It can be challenging to keep track of every American constituency Donald Trump and his campaign have offended with insulting language. At various points, the Republican presidential candidate and his operation have alienated women, Latinos, African Americans, Muslims, veterans, and people with disabilities, among others.
But in case it wasn’t obvious before, Native Americans certainly belong on the same list.
But while Trump was hammering trade and his should-be allies-turned-adversaries, it was his opening act that picked up the mantle of attack against Democrats, specifically Elizabeth Warren. Taking a cue from Trump’s nickname of “Pocahontas” for Sen. Warren, conservative New England radio host Howie Carr took the moniker once step further during the pre-rally show.“You know Elizabeth Warren, right?” Carr said, tapping his hand over his mouth in a mock tribal chant. The crowd loved it, some joining in with chants of their own.
Slate’s Josh Voorhees raised an important point about all of this: “In the big bucket of Trump-sanctioned racism, a mock war cry from a guy who introduced the guy who introduced the candidate is but a drop. Still, if this were anyone but Trump we were talking about, he or she would be pressured to condemn the remarks. Trump, though, has dulled everyone’s senses with a year’s worth of controversy, so this barely registers.”
And that’s a shame. Casual, everyday racism should be shocking, not routine.
It’s also true that for all the media chatter about the new, more mature Trump campaign operation – we’ve heard quite a bit about an alleged “pivot” and “Trump 2.0” – evidence of the purported shift doesn’t appear to exist.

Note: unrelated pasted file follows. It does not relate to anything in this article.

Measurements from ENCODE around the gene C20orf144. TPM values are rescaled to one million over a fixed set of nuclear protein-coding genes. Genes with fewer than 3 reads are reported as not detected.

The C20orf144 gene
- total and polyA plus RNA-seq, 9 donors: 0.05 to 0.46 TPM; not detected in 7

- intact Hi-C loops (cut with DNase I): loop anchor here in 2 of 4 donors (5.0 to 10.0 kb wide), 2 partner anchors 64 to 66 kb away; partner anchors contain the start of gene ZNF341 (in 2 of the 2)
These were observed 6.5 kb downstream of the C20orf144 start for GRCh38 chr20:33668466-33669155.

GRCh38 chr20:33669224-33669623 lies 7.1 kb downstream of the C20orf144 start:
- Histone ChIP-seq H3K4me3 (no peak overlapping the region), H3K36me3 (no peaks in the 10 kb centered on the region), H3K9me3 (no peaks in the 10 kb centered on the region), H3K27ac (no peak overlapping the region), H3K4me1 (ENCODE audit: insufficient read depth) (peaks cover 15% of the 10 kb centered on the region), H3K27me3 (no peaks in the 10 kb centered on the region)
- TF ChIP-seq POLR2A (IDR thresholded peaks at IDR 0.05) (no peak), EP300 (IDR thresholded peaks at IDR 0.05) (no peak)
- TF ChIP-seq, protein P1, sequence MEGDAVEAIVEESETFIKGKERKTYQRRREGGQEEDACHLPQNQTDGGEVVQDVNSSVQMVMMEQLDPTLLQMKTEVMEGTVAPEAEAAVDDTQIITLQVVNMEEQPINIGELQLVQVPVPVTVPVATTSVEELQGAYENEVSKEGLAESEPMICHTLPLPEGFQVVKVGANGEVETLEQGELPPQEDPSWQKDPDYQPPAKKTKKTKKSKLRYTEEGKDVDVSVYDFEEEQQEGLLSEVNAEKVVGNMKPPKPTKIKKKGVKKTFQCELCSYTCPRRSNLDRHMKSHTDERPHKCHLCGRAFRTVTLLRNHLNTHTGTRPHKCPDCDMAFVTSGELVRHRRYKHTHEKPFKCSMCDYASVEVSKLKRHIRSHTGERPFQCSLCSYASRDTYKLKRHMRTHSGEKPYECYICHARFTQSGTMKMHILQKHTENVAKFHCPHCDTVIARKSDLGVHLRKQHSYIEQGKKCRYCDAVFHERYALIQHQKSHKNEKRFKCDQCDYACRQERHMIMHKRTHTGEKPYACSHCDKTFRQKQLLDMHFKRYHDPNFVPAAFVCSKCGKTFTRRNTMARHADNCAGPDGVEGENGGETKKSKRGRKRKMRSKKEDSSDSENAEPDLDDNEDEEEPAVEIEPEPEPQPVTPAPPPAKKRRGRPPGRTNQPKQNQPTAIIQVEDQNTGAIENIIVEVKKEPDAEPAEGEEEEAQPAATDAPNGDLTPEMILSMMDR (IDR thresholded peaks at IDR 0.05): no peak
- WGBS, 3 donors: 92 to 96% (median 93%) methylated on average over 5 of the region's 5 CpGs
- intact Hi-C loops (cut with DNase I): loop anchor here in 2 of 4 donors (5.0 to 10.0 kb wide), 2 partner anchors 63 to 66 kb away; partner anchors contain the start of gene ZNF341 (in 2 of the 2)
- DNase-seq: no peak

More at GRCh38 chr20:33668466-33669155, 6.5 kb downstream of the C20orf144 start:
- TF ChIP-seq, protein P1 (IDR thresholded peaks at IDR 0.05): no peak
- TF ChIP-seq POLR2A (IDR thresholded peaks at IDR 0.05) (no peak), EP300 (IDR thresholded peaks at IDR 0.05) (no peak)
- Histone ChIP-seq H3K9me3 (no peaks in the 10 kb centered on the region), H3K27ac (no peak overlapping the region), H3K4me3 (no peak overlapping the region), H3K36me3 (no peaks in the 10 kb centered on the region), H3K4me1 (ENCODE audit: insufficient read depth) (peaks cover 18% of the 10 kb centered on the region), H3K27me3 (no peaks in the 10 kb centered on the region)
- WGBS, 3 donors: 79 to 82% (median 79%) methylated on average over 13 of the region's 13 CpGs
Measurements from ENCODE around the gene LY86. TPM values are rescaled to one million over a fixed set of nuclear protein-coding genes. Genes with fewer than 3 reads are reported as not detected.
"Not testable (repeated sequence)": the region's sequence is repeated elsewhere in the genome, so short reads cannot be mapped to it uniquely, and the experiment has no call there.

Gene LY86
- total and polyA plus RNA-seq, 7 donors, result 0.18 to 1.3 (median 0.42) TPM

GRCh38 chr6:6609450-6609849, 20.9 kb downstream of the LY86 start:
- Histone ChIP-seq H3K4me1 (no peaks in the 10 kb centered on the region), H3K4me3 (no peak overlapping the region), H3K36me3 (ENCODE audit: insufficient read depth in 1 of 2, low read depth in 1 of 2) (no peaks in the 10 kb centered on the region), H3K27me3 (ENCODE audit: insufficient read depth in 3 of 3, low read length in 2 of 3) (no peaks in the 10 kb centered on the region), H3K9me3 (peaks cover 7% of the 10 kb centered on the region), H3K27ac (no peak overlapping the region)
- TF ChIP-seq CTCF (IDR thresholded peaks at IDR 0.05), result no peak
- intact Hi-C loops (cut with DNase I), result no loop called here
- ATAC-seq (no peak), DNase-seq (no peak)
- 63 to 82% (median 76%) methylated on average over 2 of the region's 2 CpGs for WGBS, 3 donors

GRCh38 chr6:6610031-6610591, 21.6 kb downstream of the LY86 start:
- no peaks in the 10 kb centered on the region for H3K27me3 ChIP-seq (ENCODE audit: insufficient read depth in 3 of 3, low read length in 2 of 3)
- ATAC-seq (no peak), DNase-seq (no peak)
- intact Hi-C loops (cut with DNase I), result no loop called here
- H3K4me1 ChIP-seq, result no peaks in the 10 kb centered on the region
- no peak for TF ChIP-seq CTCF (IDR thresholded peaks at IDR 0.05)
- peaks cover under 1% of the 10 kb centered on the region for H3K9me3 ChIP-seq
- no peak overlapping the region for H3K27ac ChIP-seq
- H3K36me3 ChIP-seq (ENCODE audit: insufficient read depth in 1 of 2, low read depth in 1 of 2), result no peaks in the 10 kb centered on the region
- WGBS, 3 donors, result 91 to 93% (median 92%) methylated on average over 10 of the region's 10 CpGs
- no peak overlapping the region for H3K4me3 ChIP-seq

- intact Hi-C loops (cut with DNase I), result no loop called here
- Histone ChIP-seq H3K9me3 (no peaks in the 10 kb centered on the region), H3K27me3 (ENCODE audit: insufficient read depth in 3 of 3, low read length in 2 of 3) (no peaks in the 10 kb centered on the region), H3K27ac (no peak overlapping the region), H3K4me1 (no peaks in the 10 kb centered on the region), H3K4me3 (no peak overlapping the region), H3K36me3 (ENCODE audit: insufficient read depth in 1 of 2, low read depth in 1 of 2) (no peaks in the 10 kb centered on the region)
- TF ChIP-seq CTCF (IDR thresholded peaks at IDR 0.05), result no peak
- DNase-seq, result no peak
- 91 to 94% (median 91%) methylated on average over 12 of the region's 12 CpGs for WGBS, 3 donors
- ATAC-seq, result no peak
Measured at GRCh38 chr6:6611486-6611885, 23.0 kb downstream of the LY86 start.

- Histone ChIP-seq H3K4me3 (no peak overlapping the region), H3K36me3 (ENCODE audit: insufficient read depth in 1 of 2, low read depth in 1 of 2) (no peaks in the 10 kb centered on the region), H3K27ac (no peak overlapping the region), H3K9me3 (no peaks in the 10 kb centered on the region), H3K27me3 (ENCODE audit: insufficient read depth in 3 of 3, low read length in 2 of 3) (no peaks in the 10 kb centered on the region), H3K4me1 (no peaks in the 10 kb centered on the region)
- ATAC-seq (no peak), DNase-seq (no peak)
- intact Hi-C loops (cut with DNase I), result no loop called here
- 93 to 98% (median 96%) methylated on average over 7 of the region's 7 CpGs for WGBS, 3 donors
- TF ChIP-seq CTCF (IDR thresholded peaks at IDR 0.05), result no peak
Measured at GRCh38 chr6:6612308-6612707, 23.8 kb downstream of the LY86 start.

But Carr’s ugly attempt at racial humor also serves as a reminder that when it comes to Native Americans, Team Trump’s record is tough to defend.
The subject has come up before, following Trump’s attacks on Sen. Elizabeth Warren’s (D-Mass.) family heritage, but it goes much further. The Huffington Post reported this week, for example, “Prior to being the GOP frontrunner, Trump was a real estate tycoon who was trying to hack it as a casino magnate. And while the LA Times reported that he would court Native American tribes when it worked to his advantage, he also routinely targeted their casino operations in hostile, racially provocative terms.”
Trump accused the Native-American-run casinos of being fronts for the mob to get unfair tax breaks and avoid anti-corruption regulations. But he didn’t stop there. He used racial epithets and funded secretive campaigns to drum up opposition to those casinos. Like with Warren, he questioned whether the main operators were actually Native American at all.The most famous instance of this came during congressional testimony Trump gave in 1993, when he triumphantly declared: “They don’t look like Indians to me and they don’t look like Indians to Indians.”Trump would go on to tell radio host Don Imus that same year that he would “perhaps become an Indian myself” if he felt that it might give him an economic advantage. “I think I might have more Indian blood than a lot of the so-called Indians that are trying to open up the reservations,” he said. Imus concurred: “A couple of these Indians up in Connecticut look like Michael Jordan, frankly.”
I’m sure there are minority groups that Trump hasn’t insulted with offensive language, but it’s getting more difficult to find them.